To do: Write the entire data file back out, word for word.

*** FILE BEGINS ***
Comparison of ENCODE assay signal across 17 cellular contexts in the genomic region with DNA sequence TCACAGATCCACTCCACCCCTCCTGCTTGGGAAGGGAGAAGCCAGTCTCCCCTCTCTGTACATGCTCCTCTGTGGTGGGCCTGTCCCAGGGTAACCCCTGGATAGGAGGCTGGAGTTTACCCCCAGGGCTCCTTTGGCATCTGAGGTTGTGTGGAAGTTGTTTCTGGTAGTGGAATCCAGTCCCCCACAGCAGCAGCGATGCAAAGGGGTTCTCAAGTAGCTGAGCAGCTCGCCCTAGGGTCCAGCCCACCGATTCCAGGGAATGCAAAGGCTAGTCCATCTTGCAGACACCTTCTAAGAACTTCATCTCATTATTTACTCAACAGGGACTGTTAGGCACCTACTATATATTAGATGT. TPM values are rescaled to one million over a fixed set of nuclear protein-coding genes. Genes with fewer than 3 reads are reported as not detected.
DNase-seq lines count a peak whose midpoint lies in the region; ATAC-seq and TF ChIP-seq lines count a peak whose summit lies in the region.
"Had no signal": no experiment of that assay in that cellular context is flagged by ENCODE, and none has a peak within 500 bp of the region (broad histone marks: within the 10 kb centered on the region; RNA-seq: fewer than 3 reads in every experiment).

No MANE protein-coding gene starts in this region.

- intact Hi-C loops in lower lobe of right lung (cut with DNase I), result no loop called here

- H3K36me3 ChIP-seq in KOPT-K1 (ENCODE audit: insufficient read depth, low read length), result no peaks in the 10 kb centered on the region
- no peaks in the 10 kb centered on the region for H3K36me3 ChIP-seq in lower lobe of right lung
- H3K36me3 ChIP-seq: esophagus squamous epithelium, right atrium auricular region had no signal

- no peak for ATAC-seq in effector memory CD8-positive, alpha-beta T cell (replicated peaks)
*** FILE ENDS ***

Comparison of ENCODE assay signal across 17 cellular contexts in the genomic region with DNA sequence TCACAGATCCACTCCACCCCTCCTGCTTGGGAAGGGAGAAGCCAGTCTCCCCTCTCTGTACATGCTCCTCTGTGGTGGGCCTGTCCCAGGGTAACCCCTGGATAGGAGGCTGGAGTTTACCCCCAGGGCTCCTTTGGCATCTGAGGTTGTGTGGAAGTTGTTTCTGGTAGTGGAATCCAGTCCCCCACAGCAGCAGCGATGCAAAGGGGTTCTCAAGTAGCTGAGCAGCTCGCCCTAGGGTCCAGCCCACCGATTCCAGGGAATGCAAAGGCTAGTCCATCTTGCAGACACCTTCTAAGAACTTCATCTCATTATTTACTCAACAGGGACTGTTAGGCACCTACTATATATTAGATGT. TPM values are rescaled to one million over a fixed set of nuclear protein-coding genes. Genes with fewer than 3 reads are reported as not detected.
DNase-seq lines count a peak whose midpoint lies in the region; ATAC-seq and TF ChIP-seq lines count a peak whose summit lies in the region.
"Had no signal": no experiment of that assay in that cellular context is flagged by ENCODE, and none has a peak within 500 bp of the region (broad histone marks: within the 10 kb centered on the region; RNA-seq: fewer than 3 reads in every experiment).

No MANE protein-coding gene starts in this region.

- intact Hi-C loops in lower lobe of right lung (cut with DNase I), result no loop called here

- H3K36me3 ChIP-seq in KOPT-K1 (ENCODE audit: insufficient read depth, low read length), result no peaks in the 10 kb centered on the region
- no peaks in the 10 kb centered on the region for H3K36me3 ChIP-seq in lower lobe of right lung
- H3K36me3 ChIP-seq: esophagus squamous epithelium, right atrium auricular region had no signal

- no peak for ATAC-seq in effector memory CD8-positive, alpha-beta T cell (replicated peaks)